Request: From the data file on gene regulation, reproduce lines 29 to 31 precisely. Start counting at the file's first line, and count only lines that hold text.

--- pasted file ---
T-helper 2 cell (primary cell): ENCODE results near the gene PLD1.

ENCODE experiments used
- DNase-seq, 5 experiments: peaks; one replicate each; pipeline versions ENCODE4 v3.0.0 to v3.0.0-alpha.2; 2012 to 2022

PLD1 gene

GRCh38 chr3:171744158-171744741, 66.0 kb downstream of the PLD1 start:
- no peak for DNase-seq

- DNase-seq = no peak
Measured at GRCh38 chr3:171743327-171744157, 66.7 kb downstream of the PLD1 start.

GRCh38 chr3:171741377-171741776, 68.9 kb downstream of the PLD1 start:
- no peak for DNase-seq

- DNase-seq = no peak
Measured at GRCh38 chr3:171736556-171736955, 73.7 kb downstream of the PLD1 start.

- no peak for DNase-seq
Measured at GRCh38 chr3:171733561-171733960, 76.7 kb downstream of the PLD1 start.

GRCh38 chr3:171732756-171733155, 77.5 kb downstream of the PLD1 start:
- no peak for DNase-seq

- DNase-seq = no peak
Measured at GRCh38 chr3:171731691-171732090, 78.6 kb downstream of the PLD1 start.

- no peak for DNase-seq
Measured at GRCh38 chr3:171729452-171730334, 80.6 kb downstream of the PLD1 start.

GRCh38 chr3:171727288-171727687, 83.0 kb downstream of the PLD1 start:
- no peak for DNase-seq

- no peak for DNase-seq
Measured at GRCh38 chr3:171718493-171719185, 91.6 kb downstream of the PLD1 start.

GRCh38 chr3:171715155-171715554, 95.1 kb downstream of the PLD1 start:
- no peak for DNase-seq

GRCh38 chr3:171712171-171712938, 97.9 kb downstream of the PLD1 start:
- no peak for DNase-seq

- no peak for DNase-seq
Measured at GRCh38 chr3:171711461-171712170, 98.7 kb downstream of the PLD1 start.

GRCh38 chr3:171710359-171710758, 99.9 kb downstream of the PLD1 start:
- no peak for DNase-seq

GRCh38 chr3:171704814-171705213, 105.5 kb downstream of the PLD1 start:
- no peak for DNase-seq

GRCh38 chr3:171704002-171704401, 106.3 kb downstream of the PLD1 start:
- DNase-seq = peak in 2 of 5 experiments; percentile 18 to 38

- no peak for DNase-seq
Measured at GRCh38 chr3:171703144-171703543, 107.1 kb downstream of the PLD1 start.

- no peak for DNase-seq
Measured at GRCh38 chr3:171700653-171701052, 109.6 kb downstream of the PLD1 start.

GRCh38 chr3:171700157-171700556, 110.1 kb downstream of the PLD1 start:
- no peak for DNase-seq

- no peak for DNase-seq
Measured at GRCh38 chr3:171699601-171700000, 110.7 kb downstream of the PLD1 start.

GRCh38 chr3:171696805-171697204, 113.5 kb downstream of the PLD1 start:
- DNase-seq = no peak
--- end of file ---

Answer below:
- no peak for DNase-seq
Measured at GRCh38 chr3:171711461-171712170, 98.7 kb downstream of the PLD1 start.

GRCh38 chr3:171710359-171710758, 99.9 kb downstream of the PLD1 start: